2. Extensive ambient noise studies are not required  

    The uniform noise standards for solar projects are significantly less restrictive than what has been required under Article 10, and resolve a number of contentious issues presented to the Siting Board under the Article 10 process. Applicants are no longer required to conduct extensive ambient noise measurements for these projects. A complete application must include the noise and vibration models specified in the regulations, thereby eliminating the repeated objections and litigation over which is the proper model. Sound surveys are required to be conducted over a minimum of 4 days for solar facilities and 7 days for wind facilities. The noise standards for solar facilities are achieved by the applicant’s implementation of approved design standards.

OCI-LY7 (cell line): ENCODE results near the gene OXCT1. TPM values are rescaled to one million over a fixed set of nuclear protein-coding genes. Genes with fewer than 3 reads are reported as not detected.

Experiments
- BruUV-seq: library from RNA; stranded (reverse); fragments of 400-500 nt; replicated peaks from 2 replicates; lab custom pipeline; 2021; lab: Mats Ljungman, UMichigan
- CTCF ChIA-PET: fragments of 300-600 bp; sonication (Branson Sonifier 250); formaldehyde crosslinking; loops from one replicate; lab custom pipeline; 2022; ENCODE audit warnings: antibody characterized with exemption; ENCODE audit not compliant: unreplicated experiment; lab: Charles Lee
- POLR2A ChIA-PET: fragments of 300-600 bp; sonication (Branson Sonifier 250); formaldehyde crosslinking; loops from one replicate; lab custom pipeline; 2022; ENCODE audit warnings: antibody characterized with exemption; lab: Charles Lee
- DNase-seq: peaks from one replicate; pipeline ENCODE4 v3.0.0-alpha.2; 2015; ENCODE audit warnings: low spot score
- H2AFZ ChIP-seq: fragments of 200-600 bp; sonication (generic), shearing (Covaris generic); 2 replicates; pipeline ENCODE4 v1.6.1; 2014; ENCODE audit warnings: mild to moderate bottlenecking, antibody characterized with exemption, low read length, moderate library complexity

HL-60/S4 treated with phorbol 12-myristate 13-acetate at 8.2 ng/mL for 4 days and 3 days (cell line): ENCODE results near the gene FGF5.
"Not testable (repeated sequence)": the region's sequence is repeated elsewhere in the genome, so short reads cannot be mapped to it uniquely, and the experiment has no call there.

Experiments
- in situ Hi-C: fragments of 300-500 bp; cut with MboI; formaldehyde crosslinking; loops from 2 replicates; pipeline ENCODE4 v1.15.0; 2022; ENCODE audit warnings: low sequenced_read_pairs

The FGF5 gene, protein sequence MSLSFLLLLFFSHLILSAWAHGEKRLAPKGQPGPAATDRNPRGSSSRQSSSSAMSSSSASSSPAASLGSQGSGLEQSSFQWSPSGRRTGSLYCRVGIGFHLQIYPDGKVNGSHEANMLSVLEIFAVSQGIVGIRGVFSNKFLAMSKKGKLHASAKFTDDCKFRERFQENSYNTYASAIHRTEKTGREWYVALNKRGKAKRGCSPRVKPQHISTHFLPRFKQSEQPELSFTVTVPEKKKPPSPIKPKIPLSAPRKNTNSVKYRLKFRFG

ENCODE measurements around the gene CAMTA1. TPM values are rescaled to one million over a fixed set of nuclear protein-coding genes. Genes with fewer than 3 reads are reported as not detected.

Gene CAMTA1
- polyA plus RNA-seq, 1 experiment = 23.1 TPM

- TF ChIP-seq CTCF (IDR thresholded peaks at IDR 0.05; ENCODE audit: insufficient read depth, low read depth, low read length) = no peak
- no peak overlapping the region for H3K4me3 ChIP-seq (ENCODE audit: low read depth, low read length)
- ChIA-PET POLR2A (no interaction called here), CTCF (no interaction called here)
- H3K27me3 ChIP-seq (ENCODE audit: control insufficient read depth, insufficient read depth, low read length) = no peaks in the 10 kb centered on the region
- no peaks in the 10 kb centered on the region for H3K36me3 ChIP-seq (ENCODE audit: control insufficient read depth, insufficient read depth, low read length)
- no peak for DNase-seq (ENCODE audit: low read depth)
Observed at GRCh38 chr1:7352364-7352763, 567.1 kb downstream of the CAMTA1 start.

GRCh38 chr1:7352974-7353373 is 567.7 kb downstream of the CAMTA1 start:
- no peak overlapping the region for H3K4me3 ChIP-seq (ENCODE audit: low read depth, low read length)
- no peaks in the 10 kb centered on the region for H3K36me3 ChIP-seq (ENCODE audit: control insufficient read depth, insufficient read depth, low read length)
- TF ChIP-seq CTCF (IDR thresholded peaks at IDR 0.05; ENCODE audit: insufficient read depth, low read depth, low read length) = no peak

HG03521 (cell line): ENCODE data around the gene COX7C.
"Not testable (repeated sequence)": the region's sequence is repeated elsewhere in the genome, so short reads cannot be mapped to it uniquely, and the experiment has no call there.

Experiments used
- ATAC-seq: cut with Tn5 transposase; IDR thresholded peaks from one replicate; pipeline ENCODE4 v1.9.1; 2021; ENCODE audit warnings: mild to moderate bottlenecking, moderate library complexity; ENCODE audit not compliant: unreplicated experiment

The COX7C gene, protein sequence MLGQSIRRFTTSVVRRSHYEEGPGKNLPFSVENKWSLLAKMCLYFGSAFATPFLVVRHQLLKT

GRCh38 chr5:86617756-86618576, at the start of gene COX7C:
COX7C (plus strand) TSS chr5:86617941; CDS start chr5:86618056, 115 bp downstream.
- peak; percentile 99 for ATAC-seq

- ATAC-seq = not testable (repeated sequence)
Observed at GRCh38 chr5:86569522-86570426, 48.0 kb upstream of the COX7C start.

Noise limits for wind are consistent with conditions set in Article 10 permits. Wind facilities must comply with a maximum noise limit of 45 dBA (8-hour) outside any non-participating residence and 55 dBA (8) hour outside any participating residence that exists when the siting permit is issued. Additional noise limits are set based on distance to non-participating residences and their proximity to collector substation equipment. Post-construction noise testing is required within 7 months and 13 months of commercial operation (once during the “leaf-off” and once during the “leaf-on” season).

  3. Pre-application meetings with municipalities must be documented